Monday, November 29, 2010
The Game; Thriller, USA, 1997; D: David Fincher, S: Michael Douglas, Deborah Kara Unger, Sean Penn, James Rebhorn
Nicolas Van Orton is a dormant and bored millionaire who just turned 48 - the same age his father had when he committed suicide. Nicolas' brother Conrad has a unique present for him - participating in a mysterious game by company "CRS" that promises stimulation for its clients. Soon, Nicolas is in the middle of confusion: when he and a certain Christine bring a sick man to the hospital, the lights turn off and all the doctors turn out as actors and disappear, while the two of them run away from a dog. The next day, Nicolas finds nude photos of her while his house if plastered with graffiti, he almost dies in a taxi cab and even his lawyer cheats on him. It's as if every person he knows are in the game. He ends up broke and decides to find the person behind all of this - Conrad. When he shows up, the game stops.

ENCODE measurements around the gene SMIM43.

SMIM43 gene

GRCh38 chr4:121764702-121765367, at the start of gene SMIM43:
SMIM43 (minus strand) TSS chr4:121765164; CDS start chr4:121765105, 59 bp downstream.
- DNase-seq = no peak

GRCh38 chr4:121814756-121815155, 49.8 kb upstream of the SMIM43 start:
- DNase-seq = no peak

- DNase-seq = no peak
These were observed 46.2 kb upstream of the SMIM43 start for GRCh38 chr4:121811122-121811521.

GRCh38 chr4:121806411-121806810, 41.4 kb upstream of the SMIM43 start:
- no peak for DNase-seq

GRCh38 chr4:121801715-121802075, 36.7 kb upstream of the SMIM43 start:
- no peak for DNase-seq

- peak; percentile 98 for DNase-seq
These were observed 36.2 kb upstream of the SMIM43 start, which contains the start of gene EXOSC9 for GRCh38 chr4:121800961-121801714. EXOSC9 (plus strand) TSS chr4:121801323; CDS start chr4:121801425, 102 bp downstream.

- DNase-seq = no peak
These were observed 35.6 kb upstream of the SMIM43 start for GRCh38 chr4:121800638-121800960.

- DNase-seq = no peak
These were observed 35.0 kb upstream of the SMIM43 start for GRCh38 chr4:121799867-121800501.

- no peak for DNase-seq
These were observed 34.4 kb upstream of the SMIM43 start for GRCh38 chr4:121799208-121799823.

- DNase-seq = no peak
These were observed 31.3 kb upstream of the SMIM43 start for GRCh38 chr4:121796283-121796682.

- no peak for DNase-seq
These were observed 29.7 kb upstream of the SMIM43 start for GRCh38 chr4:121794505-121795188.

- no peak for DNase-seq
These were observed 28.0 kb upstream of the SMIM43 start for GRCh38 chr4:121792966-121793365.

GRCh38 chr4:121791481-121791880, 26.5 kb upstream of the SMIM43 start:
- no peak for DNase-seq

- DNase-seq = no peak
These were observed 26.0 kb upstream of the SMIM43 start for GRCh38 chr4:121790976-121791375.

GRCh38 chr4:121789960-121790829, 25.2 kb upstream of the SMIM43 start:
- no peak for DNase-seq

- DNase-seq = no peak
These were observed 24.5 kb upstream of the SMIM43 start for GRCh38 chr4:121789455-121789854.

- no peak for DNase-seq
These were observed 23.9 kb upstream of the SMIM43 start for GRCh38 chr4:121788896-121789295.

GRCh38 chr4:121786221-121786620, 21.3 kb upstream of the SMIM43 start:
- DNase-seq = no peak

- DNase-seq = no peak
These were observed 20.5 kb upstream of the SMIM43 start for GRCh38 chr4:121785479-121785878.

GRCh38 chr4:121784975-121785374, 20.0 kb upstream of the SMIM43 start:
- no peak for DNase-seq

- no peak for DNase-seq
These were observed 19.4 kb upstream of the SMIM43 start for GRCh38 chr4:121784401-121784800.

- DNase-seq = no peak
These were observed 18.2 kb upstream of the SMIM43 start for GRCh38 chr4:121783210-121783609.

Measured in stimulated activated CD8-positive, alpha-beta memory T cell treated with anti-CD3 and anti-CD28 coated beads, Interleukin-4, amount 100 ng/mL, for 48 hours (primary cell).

Excellent thriller masterfully controls twists and events on the edge of reality, whereas director David Fincher creates a dark-intense mood full of explosive energy - if only the viewers are willing to suspense their belief during its running time. What to circle out in this abundance? As first, the screenplay by John D. Brancato and Michael Ferris that seems like a junction between "The Conversation" and a darker version of the comedy "The Man Who Knew too Little": the opening is slightly lax, a substantial amount of events may seem unconvincing on unrealistic, but everything is full of powerful style and paranoia: are the events around Nicolas a deadly trap aimed at driving him insane or is it just a harmless game? "What is going on here?" sums up the very good Michael Douglas in one scene, whereas the film speaks about the boring lives of some rich people who need to be transformed from a lax office man into a warrior in order to stir them up from their lethargy. The semi-twist ending is also extremely suspenseful which is why the movie can be forgiven for quiet a few inconsistencies.